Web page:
Remember, there are eight days of Chanukah and 12 days of Christmas. So don’t put all your holy/holiday eggs in one basket. Fast movers, slow down. And smile, don’t forget that! Sing, too. Ah, if only sing-a-longs were, say, even a fourth as popular as concerts are. Music is good for what ails us when it’s beneficent in nature and doesn’t disturb the neighbors. (Ah yes, noisy neighbors are the number-one grievance to 311).
Benevolent sounds also protect us from now epidemic premature hearing loss. And we “save the environment,” too by making and listening to music that is unplugged. But nobody heading the unprecedented worldwide energy-saving crusade is pushing for this, or protesting the fuel needed to pump up plugged-in super-high-decibel music and sound.
And where’s the push against excessive electric lighting use, instead of banning the good for-what-ails-us kindly incandescent bulb? Lighting, like music and sound, has been so mindlessly “pumped up” this last half century in everyday places and over-the-top in theatrical, entertainment, sporting and other public events. The natural beauty of Christmas and other trees can’t be seen because of the excessive lighting now used to decorate them. Fluorescent and other so-called energy-savers, which unlike incandescents make us feel and look tired and wan, emit radiation and are not biodegradable.
To “save energy” healthfully and prevent untold human suffering—plus reduce the multibillion-dollar cost of traffic tragedies—then, doggone it, lower the speed limit worldwide. And in the interest of peace and goodwill, only use expletives that don’t need deleting like “Doggone it!”
In the Big Apple and other cities and towns, there’s a shamefully ignored small business crisis killing eateries and stores that supply everyday physical and emotional needs. Most lamentably, Borough President Scott Stringer told the highly concerned East 79th Street Neighborhood Association that his plan in the making to address this small business crisis cannot save the 38-year-old Café 79 restaurant diner on 79th and First. So many such needed places are endangered; so many have already been lost.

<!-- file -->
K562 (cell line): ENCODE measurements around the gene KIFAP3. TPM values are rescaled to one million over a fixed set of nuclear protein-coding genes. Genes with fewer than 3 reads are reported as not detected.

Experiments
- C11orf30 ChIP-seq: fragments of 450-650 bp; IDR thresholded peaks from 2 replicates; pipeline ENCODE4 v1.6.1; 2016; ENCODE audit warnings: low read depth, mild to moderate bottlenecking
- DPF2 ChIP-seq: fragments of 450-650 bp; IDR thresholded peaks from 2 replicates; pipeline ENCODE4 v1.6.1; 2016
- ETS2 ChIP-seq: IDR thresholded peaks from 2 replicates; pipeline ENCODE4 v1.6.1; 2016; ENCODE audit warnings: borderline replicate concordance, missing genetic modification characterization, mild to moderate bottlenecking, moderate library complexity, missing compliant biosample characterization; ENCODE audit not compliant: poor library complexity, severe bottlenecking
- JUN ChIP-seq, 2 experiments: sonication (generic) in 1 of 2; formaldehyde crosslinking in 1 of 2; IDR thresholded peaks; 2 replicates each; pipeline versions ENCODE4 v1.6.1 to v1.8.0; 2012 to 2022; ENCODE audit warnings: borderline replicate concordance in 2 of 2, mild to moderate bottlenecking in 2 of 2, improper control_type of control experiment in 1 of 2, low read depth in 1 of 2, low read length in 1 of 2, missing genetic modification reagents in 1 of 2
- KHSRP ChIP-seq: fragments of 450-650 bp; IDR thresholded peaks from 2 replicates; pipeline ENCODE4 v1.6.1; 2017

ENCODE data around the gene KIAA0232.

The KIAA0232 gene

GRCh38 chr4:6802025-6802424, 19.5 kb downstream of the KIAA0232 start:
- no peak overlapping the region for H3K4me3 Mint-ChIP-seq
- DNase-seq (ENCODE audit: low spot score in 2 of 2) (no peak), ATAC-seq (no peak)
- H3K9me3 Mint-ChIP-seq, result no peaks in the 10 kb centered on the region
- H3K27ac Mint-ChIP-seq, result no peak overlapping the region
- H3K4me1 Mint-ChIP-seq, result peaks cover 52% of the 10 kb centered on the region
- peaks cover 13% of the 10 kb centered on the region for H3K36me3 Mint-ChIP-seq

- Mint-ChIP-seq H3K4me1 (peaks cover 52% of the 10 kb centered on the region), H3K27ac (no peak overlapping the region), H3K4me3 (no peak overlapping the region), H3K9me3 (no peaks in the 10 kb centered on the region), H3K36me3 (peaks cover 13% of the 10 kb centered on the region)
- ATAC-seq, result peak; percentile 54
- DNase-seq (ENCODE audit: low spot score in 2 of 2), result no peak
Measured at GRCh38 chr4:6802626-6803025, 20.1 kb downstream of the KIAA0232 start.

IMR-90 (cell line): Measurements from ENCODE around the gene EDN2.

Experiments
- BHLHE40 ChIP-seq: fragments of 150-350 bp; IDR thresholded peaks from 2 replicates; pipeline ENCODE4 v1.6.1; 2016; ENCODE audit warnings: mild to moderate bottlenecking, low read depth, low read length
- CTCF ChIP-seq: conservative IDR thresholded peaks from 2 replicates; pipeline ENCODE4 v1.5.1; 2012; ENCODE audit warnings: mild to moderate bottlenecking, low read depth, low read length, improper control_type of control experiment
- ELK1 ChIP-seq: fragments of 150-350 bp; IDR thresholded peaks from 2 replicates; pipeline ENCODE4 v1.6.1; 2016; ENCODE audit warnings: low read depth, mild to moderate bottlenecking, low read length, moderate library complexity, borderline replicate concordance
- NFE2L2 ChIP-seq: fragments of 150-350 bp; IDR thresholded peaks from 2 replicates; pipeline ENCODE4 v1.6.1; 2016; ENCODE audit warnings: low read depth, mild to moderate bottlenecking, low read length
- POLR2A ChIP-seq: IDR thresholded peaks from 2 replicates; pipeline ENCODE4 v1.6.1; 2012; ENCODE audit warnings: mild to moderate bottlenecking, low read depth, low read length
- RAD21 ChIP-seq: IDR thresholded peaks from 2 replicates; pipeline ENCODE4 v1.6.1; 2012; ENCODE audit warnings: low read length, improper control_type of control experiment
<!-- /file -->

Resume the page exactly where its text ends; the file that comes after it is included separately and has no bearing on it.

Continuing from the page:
But now let’s thank John, Peter and all the Café 79 staff for the incalculable blessings this neighborly diner has bestowed upon the community for nearly four decades.
And the stores and restaurants imperiled by the Second Avenue subway construction need our business. Indeed, every legislative office party/event should be held or catered from there, and gifts and other goods purchased as well.
Again, here’s to patronizing small businesses, making our own music, unplugged, what else! Save energy, but only when it doesn’t do harm. Smile, but not at wrong-doing—then do protest it, even if you must do it alone. Use the “technopoly” stuff in great moderation (read Neil Postman’s book of that name!). Ditto alcohol; its immoderate use still gets a perilous pass. Be familial, friendly and neighborly. Speaking of excesses, forget “sexy!”
And here’s to the wisdom to know what to save, change and retrieve, not only on Christmas, Chanukah, New Year’s Eve and New Year’s Day. As for change we need, the more birthdays we’ve had, the more they deserve to be celebrated, doggone it!
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